KYIV: Soaring global gas prices and a subsequent rise in domestic prices has increased the net cost of Ukrainian corn, restraining the pace of the 2021 harvest and forcing farmers to reduce next year's area under corn, analysts and traders said on Friday.
Grain silos operators say gas prices have tripled since the start of the season and the cost for lowering grain humidity by 10% has reached up to $40 a tonne.
Corn after harvesting must be dried for its subsequent long-term storage in silos.
"It can be argued that high gas prices have delayed the harvest as farmers waited for fields to dry out, because every 1% of natural grain drying means savings of $4-$6 a tonne," one Ukrainian trader said.
Ukraine had threshed about 44% of its corn area as of Nov. 1, amounting to 15.6 million tonnes, compared with 70% of the sown area at the same point last year.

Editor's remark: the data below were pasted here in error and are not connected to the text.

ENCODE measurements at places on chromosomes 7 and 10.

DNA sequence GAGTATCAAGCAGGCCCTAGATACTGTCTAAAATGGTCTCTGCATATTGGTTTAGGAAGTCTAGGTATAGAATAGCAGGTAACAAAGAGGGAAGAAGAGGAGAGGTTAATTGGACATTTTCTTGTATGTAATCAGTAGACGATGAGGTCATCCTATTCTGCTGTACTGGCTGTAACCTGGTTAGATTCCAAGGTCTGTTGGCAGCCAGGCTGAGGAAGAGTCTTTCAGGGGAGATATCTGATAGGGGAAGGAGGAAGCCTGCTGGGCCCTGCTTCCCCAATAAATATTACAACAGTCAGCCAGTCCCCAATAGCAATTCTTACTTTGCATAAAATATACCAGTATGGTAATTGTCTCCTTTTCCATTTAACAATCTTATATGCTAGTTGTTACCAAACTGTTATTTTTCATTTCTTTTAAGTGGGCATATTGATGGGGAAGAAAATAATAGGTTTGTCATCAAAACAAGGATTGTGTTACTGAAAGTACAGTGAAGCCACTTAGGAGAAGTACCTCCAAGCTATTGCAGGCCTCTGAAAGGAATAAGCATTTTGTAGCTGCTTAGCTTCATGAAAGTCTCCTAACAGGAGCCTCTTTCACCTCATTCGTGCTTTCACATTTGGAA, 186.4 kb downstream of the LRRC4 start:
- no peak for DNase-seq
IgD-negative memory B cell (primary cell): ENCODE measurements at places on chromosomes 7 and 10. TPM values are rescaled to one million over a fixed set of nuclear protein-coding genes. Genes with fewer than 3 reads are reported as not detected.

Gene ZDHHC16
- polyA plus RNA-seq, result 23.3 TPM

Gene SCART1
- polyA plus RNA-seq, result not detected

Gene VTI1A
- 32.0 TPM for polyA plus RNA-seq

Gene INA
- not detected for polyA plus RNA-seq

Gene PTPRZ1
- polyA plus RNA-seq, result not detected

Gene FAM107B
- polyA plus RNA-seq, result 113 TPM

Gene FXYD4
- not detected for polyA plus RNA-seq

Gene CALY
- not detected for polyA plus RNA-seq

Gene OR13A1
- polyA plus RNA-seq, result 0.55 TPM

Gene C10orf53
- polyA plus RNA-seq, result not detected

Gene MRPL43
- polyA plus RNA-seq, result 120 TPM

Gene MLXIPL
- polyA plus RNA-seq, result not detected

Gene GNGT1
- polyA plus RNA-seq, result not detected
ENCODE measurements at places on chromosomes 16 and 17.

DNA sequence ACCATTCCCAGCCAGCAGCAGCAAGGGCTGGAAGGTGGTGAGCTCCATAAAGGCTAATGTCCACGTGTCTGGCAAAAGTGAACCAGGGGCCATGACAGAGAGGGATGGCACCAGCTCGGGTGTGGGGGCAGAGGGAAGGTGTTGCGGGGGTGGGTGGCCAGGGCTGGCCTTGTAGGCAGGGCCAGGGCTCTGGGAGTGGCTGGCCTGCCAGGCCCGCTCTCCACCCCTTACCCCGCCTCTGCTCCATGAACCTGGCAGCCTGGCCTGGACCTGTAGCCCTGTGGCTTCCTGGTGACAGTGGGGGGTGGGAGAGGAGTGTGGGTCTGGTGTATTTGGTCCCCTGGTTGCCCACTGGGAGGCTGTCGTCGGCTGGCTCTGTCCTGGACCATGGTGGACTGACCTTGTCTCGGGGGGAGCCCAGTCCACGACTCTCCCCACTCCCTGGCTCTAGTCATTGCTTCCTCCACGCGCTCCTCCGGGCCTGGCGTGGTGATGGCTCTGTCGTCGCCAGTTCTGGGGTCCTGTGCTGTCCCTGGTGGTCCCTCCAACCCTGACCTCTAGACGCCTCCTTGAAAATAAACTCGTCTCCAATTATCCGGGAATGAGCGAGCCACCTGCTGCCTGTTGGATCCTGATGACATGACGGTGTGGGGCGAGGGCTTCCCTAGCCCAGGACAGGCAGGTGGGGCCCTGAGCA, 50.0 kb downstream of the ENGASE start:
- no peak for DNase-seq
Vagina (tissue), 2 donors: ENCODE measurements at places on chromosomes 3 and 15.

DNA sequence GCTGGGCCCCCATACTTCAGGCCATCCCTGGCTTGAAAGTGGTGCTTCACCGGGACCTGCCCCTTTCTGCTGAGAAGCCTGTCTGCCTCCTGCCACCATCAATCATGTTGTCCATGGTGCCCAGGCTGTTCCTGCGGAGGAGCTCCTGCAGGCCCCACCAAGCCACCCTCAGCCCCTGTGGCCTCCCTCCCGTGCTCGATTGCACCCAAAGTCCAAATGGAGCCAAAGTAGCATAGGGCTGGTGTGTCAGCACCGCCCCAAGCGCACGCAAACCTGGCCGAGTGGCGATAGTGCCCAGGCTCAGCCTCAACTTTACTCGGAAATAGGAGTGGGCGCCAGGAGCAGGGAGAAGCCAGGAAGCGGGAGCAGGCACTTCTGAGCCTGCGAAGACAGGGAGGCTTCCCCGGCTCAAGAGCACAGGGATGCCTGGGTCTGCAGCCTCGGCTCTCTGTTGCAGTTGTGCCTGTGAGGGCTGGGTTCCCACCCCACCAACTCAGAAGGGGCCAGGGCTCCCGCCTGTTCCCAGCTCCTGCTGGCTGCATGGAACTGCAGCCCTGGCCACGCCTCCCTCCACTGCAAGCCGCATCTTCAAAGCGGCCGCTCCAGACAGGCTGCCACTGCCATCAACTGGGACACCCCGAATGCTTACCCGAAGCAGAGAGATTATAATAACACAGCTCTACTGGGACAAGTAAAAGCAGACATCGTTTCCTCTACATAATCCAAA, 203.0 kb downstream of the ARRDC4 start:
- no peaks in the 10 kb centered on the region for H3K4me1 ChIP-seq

Limited grain supply combined with increased logistic costs have led to a $8-$10 rise in local corn prices, traders noted.
They said the cost of using grain carriages has quadrupled over the past month, adding between $15 and $25 a tonne to the cost of grain delivery to ports. Prices now range from $40 to $55 a tonne depending on the port.
Traders say corn export prices remain stable and the additional costs are borne by farmers, reducing corn profitability and forcing growers to consider cutting acreage next year.
"The corn sowing area is expected to decrease by 10% to 15% next year, also because of higher prices for nitrogen fertilisers," one foreign trader said, adding that the cost of growing 1 hectare of corn will increase by $200-$300.
He said the alternative for farmers will be soybean or sunflower crops. Ukraine is expected to harvest a record corn crop of more than 37 million tonnes this year, with exports reaching 31-32 million tonnes. Corn exports had reached 2.4 million tonnes as of Nov. 1.